Jessica, Louisa, and I began our stay in an hotel on the southern tip of the island, some miles from the finishing point, but soon transferred to join Chris, Frances, and Fiona in one in the luxurious developing holiday playground.

Coconut seller 5.04

This area presented a stark contrast to how the rest of the inhabitants of Barbados lived. Our hotel was surrounded by a compound patrolled by armed guards to keep out people like a coconut seller seated on the wall outside. His produce looked unappetising and he charged fairly optimistic prices.

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Youn woman against spray 5.04 003
Young woman against spray 5.04 001

Some distance away, a young woman, seated on a rugged outcrop gazing out to sea, was persuaded to rise to her feet.

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Port St Charles (Speightstown on the map) lies on the Caribbean Sea to the north west of the Island. To the east storms the Atlantic ocean. The two bodies of water meet at the northern tip of the Island. Rowers need to navigate this point with precision. Too wide and the current would would carry them to Cuba, too near and they would be smashed on these rocks. The competitors rowed in pairs or solo. One of the pairs hit the rocks, and had to be rescued.

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Caribbean Sea 5.04 005
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Caribbean 5.04 009

These seascapes are of the more gentle Caribbean.

Much less inviting was the dark, violent, Atlantic that, on the last couple of days, swept my son so fast towards his final destination that he dropped his anchor to slow himself down in order to arrive in daylight. Not for him, Cuba or the rocks.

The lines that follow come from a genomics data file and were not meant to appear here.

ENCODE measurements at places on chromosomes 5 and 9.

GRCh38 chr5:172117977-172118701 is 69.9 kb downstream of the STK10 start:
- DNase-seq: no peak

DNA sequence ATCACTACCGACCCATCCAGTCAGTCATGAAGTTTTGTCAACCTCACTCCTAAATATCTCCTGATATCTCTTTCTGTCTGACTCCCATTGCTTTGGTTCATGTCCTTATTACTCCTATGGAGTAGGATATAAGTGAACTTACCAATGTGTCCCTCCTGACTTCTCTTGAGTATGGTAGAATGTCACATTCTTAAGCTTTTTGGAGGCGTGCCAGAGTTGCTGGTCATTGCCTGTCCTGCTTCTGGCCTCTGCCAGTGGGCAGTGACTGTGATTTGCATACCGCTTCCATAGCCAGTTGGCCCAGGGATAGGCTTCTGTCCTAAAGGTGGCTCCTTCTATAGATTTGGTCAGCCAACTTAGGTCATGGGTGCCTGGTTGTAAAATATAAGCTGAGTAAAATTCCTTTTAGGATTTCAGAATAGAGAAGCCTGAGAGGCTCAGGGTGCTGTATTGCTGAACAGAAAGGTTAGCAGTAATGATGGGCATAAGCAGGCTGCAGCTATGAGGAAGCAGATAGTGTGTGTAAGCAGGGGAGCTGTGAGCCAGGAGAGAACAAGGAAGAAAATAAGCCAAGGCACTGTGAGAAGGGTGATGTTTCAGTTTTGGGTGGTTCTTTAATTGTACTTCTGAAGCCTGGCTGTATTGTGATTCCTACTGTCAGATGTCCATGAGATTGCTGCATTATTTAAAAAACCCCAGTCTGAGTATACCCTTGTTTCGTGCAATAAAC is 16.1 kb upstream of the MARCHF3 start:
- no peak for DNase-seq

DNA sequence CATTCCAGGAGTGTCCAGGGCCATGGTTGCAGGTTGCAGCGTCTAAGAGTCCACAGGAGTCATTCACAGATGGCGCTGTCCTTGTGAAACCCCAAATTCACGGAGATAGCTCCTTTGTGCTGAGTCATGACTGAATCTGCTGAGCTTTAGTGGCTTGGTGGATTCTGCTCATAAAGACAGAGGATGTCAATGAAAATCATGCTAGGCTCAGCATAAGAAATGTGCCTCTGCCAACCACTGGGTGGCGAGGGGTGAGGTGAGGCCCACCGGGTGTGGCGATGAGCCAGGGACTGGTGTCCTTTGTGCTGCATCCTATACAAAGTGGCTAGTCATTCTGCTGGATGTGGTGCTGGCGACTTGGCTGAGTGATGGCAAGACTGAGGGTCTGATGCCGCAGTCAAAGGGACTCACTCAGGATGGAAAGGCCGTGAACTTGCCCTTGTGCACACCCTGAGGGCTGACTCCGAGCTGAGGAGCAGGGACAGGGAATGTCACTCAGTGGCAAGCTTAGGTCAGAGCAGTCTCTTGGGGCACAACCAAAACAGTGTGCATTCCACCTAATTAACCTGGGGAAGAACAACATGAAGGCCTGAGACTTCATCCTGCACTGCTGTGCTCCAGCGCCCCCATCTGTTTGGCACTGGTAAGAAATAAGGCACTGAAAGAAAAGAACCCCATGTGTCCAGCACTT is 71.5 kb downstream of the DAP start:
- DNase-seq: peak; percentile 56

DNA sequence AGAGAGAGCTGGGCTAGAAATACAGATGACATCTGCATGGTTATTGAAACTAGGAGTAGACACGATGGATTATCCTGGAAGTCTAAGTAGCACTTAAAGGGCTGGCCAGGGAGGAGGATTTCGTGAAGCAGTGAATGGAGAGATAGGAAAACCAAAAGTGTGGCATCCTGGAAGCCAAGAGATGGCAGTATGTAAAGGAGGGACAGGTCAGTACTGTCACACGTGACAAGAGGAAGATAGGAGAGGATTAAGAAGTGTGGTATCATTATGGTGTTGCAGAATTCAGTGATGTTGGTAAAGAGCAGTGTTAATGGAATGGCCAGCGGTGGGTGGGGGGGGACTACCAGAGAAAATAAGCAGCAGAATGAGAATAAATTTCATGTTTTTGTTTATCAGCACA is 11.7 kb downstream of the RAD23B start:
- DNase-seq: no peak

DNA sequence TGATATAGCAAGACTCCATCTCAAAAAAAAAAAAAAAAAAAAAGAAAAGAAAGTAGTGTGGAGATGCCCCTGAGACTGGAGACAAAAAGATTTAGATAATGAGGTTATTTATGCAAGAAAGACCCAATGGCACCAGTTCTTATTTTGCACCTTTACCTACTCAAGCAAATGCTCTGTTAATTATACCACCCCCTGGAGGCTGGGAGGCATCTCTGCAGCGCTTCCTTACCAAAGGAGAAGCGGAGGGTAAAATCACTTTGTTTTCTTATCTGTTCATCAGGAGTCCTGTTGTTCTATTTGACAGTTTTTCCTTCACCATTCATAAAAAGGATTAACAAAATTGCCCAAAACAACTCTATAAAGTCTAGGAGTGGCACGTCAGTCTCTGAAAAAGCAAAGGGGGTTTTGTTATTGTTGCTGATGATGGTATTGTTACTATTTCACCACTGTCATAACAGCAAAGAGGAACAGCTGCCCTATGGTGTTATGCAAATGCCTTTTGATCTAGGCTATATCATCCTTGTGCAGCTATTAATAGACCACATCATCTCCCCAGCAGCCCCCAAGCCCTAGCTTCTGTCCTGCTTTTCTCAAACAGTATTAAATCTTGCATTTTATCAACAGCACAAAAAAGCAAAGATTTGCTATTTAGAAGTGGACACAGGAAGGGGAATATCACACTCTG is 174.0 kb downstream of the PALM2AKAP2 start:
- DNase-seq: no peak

Meanwhile, I traversed the island.

Flowering cacti

Cacti flowered profusely;

Unknown plant

I learned later that this is a calotropis;

Hibiscus

this is an hibiscus;

Bougainvillea

bougainvillea grows everywhere on the island;

Breadfruit

as do coconuts.

Stork

A lone stork stands out from the long grass by the sea,

Homes on coastline

on the coast of which expensive holiday homes contrast with

Chattel houses

the traditional wooden chattel houses.

Horse

I was surprised to see a horse lurking in the hedgerow, but have since learned that racing is a popular pastime, dating from the colonial years.

Grackle

This is possibly a grackle, or a Barbadian Black Bird.

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The iridescent blue tinge on the neck of the Zenaida dove is intriguing.

Rusty drum

I expect there were plans for this rusting drum.

Succulent graffiti 1
Succulent graffiti 2
Succulent graffiti 3

I have seen graffiti in many forms, but only on Barbados has it been carved into succulents.

A Mis-sold Cousin

Among this morning’s reminiscences is the tale of the mis-sold cousin. Becky told us about the announcement that she had a new cousin who was a girl. This was Alex, a few years younger. Our daughter was very young herself, but old enough to look forward to having someone new to play with, because she was surrounded by boys in the form of her brother Mathew and various other cousins.